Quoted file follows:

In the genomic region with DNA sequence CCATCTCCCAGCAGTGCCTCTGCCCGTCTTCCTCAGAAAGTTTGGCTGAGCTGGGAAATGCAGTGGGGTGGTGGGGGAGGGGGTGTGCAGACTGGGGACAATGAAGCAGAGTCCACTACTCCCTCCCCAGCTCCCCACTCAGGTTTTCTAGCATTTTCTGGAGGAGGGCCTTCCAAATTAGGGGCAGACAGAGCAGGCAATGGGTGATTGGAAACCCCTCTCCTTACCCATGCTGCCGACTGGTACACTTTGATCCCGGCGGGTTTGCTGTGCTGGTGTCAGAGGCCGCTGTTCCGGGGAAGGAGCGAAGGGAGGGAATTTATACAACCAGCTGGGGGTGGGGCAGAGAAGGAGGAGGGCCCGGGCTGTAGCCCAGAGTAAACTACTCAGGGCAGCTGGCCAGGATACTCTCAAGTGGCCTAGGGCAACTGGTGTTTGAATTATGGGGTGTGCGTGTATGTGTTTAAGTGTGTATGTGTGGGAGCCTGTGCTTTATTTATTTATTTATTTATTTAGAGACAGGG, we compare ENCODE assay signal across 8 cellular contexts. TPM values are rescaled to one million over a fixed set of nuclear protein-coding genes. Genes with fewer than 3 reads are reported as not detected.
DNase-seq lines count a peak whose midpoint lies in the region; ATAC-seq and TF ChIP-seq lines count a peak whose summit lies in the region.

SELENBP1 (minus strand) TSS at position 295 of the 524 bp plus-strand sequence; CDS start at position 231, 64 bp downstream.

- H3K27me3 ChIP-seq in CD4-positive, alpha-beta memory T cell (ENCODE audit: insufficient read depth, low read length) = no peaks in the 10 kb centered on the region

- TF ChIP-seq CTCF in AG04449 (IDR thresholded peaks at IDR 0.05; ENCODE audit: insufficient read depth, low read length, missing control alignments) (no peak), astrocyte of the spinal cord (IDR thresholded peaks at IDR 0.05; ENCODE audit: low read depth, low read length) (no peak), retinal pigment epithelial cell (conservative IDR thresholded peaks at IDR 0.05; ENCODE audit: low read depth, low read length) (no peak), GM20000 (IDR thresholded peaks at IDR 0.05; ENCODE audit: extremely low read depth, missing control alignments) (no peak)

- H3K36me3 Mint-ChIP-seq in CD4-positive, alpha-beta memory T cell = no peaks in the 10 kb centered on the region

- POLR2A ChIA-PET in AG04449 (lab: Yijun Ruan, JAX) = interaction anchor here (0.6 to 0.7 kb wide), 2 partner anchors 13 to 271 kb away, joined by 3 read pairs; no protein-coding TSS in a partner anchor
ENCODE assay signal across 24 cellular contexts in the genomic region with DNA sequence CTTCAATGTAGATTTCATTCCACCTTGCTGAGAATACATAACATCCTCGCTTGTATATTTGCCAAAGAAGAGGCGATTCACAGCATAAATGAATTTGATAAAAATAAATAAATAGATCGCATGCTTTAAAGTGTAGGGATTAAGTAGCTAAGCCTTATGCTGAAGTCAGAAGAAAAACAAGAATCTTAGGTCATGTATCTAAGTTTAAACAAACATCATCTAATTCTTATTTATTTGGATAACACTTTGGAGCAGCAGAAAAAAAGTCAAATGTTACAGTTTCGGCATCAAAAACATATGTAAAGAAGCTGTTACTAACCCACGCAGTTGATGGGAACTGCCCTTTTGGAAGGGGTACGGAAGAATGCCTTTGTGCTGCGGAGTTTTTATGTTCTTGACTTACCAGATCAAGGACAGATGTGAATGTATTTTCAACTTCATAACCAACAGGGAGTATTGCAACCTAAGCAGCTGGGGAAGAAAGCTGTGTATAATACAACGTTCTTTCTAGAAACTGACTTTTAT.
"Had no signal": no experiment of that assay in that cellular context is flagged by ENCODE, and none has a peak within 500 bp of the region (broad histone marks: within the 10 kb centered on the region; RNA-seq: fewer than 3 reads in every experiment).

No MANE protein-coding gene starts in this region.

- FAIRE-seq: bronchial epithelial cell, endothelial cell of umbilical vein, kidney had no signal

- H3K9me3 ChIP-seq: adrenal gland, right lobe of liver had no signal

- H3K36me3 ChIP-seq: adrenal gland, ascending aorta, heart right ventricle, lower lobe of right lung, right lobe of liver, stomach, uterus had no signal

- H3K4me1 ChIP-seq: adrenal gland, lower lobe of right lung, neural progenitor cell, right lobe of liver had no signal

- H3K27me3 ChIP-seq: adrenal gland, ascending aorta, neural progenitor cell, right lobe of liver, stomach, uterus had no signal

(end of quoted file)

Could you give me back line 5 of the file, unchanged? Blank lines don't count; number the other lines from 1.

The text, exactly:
- TF ChIP-seq CTCF in AG04449 (IDR thresholded peaks at IDR 0.05; ENCODE audit: insufficient read depth, low read length, missing control alignments) (no peak), astrocyte of the spinal cord (IDR thresholded peaks at IDR 0.05; ENCODE audit: low read depth, low read length) (no peak), retinal pigment epithelial cell (conservative IDR thresholded peaks at IDR 0.05; ENCODE audit: low read depth, low read length) (no peak), GM20000 (IDR thresholded peaks at IDR 0.05; ENCODE audit: extremely low read depth, missing control alignments) (no peak)